Mayor Chris Garcia is 28-years-old. He says "I'm proud I'm the youngest mayor ever in the city." He also is pleased with the report issued by State Controller John Chiang. It's not a great report. But, he says "It may be a blessing." The city had been through a nightmare. It was, says Garcia, like a "mafia movie."
Government corruption and bribes he describes as "shameful."
Arrested were the City's then-mayor David Silva, a councilman Osvaldo Conde, who was finally taken into custody after a 4 or 5 hour standoff with the FBI, and a former enforcement code manager. All arrested, convicted and sentenced for taking part in a scheme to shake down the owner of a medical marijuana dispensary who was working as an FBI informant.
Before being elected Garcia was part of the opposition against city hall as it operated back then. A year ago he got elected. Then the current council asked the State Controller to do a forensic audit. That report has now come out highlighting "significant weaknesses" in the city's systems and "potential for waste, fraud and abuse of public resources." And, many of those problems are not yet fixed.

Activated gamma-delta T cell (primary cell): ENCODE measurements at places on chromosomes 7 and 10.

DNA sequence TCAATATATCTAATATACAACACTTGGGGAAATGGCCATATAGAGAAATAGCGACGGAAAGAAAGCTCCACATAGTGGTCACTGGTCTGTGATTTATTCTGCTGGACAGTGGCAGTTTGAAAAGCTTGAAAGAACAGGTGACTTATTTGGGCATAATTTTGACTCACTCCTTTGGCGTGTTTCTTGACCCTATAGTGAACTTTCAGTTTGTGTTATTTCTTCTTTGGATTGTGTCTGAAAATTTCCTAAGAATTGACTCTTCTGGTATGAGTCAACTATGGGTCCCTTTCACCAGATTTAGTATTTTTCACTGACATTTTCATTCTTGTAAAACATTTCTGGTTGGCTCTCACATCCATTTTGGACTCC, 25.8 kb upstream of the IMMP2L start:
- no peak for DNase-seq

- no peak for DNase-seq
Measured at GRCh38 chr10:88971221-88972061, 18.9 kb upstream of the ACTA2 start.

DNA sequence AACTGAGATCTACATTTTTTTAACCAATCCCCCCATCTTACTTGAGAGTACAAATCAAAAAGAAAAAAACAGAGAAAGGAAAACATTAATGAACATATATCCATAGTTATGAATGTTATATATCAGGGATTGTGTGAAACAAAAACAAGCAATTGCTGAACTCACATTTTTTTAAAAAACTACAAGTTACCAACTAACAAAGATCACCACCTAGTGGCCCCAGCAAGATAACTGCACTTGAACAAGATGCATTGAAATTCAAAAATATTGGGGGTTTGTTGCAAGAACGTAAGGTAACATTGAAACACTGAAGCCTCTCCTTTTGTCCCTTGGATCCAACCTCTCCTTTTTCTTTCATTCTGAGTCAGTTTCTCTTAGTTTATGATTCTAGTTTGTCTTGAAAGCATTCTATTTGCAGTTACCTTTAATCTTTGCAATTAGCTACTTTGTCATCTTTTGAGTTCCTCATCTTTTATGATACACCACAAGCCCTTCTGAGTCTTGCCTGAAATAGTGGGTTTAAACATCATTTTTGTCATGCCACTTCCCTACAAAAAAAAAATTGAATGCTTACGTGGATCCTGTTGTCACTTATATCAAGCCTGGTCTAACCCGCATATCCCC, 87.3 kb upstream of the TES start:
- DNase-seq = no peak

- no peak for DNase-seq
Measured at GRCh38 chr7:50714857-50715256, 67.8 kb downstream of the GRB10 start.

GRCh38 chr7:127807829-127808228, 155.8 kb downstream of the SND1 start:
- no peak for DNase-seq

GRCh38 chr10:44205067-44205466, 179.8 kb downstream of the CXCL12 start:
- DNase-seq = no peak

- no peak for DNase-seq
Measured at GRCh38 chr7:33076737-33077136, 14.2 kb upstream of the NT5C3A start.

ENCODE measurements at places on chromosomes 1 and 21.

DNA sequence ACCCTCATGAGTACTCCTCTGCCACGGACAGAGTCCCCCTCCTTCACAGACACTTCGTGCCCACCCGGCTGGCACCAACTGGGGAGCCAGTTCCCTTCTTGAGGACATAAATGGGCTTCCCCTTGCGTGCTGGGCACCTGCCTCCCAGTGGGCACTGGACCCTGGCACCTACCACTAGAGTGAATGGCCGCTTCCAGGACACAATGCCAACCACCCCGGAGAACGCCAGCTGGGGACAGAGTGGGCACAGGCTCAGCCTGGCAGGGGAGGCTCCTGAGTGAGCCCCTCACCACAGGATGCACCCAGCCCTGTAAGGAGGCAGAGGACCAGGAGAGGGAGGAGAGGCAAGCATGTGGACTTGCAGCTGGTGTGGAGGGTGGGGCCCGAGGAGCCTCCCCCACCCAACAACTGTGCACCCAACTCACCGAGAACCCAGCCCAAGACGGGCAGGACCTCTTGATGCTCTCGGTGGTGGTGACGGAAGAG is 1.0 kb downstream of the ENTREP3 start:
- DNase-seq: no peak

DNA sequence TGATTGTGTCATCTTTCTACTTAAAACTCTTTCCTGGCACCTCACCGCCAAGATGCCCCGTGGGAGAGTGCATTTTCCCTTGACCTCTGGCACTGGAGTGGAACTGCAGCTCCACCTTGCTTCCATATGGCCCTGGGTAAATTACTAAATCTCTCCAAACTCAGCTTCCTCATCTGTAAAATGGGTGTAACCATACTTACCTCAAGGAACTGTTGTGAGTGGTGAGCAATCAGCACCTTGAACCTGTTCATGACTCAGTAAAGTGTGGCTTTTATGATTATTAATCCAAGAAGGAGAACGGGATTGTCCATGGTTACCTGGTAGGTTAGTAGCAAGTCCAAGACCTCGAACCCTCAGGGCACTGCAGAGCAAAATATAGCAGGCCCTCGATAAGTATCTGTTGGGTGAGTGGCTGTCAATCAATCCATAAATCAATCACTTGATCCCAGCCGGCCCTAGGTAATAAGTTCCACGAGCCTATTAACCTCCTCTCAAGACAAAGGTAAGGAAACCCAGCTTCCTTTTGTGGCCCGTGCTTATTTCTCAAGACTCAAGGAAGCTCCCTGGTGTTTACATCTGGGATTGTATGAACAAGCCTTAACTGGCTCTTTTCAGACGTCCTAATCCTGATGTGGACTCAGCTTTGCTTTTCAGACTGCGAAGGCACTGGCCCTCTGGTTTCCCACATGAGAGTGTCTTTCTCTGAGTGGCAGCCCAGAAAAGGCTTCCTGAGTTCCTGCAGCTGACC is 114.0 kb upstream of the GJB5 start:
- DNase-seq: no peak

Says Garcia, "The internal controls are non-existent in our city. The pervasive abuses of the past in our city on how contracts have been awarded in our city. How checks get disbursed." I asked, "You're trying to fix those things?" He replied "I would say we are 50 steps ahead of many other cities in our region."
The Controller's report also wants Cudahy to repay the state 22.7 million dollars in redevelopment money as a result of the lack of control that led to questionable spending.
Garcia says the city has that money in the form of real estate for such things as a senior center on this property on Atlantic and on another property an office building that "Ucla is looking at to potentially have a satellite office" there.
His alternative plan to paying $22.7 million dollars will be to ask the state to let Cudahy keep the money/real estate and let the developments go forward so more jobs and opportunities can be created.
He'll make that pitch to the State Department of Finance next week. But, to an activist who complained about how City Hall operated, and now helps run it, he believes the Controllers report is a demonstration of turning the corner. Especially, since Controller John Chiang, said in his report that the City "Should be commended for taking these matters seriously and being proactive in resolving the noted deficiencies."